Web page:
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PA-RISC information - since 1999

PA-RISC Architecture

This is partially old content, from early 2002/2003.

Precision Architecture RISC

PA-RISC is Hewlett Packard’s Reduced Instruction Set Computing (RISC) architecture from the 1980s and an offspring from active HP research and development undertakings from that time. The aim of the Precision Architecture was to replace 16-bit stack-based CPUs in HP 3000 servers and Motorola 680x0 CPUs in HP’s Unix systems with a common system architecture.

An earlier commercial design from HP from the early 1980s was the HP FOCUS architecture.

Overall PA-RISC was a rather conservative RISC design for that time:

Compared to other RISC architectures original PA-RISC was rather unspectacular — it had fewer features but remained always at competitive speeds, especially in Floating Point and multiprocessing. HP was the first to include multimedia extension in commercially available microprocessors, MAX-1 in the PA-7100LC and MAX-2 64-bit in the PA-8000, which allowed vector operations on two or four 16-bit subwords in 32-bit or 64-bit integer registers.

PA-RISC 1.0

The original PA-RISC 1.0 architecture was 32-bit and included a single instruction/data bus. PA-RISC later on moved to a Harvard-style architecture with seperate instruction and data buses.

PA-RISC 1.0 has thirty-two 32-bit integer general purpose registers (GR0-GR31), seven shadow registers (SR0-SR6) for fast-interrupts and thirty-two 64-bit Floating Point registers for the FPU, which also could be combined to 64×32-bit and 16×128-bit. The FPU is able to execute a Floating Point instruction simultaneously to the ALU.

The original addressing was 48-bit wide, it was later on expanded to 64-bit (with the introduction of the PA-8000 line).

PA-RISC 1.1

The PA-RISC architecture was extended to version 1.1 with the PA-7000 processor in 1991. The major change in PA-RISC 1.1 was the inclusion of a MMU (memory management unit), that enabled PA-RISC computers to use virtual memory. From the the second PA-RISC 1.1 processor, the PA-7100 onward all processors implement superscalar instruction execution — the ability to execute multiple instructions simultaneously.

The 32-bit PA-RISC 1.1 processors are up to two-way superscalar, later 64-bit processors up to four-way. Other significant developments in PA1.1 include the PA-7100LC and PA-7300LC processors (LC for low cost) , which integrated the memory and I/O controller onto the processor die, on the PA-7300LC additionally the cache controller and first-level cache.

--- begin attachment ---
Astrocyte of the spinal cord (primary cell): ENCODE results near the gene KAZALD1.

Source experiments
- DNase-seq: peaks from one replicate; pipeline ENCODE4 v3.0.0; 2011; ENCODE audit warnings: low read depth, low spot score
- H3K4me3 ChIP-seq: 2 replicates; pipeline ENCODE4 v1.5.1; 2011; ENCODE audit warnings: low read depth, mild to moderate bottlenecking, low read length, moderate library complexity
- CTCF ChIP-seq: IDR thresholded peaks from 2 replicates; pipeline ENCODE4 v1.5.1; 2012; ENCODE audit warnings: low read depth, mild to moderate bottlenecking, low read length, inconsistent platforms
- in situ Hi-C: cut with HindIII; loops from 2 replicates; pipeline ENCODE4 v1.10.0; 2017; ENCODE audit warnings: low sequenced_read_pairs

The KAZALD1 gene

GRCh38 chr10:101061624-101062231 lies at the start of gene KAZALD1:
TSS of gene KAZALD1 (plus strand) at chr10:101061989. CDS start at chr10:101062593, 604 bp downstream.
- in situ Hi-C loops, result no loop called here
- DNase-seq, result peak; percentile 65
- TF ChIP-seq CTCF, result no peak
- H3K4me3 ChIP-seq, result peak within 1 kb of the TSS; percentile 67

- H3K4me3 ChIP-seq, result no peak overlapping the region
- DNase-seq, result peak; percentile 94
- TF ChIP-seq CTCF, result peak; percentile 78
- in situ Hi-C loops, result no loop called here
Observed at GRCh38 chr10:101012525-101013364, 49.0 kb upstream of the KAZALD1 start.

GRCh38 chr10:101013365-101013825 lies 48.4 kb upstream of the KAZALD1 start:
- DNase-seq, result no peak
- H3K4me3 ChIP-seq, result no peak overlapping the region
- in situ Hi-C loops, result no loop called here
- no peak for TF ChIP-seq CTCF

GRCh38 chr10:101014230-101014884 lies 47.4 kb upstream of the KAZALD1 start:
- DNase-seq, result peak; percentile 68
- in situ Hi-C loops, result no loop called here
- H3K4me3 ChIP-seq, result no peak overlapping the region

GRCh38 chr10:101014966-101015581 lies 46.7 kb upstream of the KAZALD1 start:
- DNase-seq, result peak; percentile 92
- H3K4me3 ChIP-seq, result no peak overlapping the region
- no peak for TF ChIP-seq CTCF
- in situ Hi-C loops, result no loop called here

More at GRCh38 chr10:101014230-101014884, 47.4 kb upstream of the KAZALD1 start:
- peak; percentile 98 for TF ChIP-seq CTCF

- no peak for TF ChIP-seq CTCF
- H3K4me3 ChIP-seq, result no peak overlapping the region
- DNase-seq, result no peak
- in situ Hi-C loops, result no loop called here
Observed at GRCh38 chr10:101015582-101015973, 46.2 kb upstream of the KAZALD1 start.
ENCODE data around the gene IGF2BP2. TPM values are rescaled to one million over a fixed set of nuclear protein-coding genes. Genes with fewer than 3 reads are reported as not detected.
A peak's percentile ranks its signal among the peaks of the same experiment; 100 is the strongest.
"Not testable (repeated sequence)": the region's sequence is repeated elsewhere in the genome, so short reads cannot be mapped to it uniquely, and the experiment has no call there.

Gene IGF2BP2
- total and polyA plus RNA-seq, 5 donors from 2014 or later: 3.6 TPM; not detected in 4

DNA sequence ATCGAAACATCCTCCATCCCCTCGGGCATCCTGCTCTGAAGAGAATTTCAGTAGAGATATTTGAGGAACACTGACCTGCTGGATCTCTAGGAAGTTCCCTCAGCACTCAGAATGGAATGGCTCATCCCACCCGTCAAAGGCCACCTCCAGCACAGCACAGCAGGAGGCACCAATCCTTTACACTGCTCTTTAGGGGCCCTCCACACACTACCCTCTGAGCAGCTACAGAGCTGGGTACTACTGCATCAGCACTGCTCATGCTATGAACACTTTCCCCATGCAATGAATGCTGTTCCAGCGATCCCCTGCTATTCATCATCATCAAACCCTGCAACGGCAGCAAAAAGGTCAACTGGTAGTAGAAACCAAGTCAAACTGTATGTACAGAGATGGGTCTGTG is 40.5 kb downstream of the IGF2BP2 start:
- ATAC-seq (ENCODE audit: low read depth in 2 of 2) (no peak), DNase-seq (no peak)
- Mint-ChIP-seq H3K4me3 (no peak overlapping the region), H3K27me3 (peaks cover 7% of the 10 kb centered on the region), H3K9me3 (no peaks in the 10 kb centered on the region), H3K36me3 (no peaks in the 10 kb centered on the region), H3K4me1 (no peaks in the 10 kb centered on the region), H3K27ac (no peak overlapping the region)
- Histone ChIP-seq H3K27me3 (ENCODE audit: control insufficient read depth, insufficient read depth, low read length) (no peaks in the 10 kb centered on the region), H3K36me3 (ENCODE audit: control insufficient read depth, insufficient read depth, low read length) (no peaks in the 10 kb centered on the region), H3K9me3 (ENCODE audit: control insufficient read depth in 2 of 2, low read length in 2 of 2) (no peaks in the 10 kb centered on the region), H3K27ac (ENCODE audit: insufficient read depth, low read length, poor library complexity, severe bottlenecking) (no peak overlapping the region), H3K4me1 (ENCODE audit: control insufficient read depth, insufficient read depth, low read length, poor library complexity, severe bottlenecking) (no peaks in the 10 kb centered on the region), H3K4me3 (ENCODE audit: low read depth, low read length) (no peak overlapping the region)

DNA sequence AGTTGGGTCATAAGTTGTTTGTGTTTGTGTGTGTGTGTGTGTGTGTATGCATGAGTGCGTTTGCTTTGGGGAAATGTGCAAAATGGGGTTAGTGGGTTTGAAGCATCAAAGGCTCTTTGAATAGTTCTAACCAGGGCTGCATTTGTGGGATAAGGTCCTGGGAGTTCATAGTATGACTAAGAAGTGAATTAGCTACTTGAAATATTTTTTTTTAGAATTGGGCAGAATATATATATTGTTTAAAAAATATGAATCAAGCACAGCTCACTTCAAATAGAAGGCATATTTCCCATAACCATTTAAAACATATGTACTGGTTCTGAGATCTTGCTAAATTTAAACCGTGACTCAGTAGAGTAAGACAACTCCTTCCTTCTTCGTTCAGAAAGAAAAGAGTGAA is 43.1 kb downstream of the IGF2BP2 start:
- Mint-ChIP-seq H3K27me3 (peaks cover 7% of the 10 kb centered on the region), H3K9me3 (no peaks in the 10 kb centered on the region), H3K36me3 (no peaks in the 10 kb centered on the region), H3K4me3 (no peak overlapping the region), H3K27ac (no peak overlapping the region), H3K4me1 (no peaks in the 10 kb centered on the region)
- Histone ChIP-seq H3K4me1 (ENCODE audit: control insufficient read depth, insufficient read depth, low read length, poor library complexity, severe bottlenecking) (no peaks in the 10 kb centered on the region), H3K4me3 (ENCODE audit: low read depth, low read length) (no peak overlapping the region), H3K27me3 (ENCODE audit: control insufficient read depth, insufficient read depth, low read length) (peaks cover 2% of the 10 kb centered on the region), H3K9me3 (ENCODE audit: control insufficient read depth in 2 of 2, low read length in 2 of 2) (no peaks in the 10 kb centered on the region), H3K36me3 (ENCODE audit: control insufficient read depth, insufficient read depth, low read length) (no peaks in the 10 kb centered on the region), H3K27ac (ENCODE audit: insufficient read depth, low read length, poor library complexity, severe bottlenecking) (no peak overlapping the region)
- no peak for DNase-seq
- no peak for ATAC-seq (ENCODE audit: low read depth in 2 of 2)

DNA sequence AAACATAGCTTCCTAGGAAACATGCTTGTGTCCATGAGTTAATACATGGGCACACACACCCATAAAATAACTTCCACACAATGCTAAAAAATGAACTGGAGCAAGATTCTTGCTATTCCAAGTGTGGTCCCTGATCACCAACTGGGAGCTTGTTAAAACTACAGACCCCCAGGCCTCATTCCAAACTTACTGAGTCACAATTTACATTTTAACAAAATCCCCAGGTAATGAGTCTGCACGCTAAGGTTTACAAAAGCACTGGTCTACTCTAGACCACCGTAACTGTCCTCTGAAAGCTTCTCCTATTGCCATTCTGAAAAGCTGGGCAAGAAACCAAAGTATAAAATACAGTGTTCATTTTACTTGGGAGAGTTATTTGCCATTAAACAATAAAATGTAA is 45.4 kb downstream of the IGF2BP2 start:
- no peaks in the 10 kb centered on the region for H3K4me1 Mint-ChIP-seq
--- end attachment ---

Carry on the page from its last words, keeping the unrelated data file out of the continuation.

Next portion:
PA-RISC 2.0

In 1996 the 64-bit redesign of PA-RISC was introduced with the PA-RISC 2.0 PA-8000 processor. The architectural changes were rather intrusive but stayed compatible with 32-bit PA-RISC 1.1. On a side note, the PA-RISC 2.0 and the PA-8000 were introduced before the last 32-bit PA-RISC processor — the PA-7300LC — shipped.

Main changes and features of PA-RISC 2.0 include:

The later PA-8x00 processors of the 2000s did not introduce significant changes to the architecture or logic, besides higher integration of large L1 caches in the PA-8600 and dual-core PA-8800 and PA-8900. The processors after the PA-8000 were mostly redesigns and extensions of that processor core.

Post-PA-RISC

From the mid-1990s on a parallel track to PA-RISC 2.0 development HP joined Intel in developing the VLIW Itanium architecture from its own R&D projects, called EPIC, which resulted in the Intel/HP IA64 architecture.

Since the early-2000s HP sold two lines of Unix computers and servers in parallel — PA-RISC 2.0 and Itanium. These competing designs were apparent in the Integrity servers — with the rp servers (PA-RISC) and rx servers (Itanium).

These post-PA-RISC designs were not the success many hoped and HP after the turn of the century switched to standard Intel x86 fare.

Pre-PA-RISC

The predecessor of PA-RISC in the early 1980s was the HP FOCUS architecture from the HP 9000 Series 500. FOCUS was a stack architecture, with 230 instructions both 32 bits and 16 bits wide, a segmented memory model, and no general purpose programmer-visible registers. There are thirty-nine 32-bit registers in the CPU hardware, thirty-one internal 32-bit general purpose registers, two 32-bit ALU registers, and others.

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Floating Point Unit (FPU)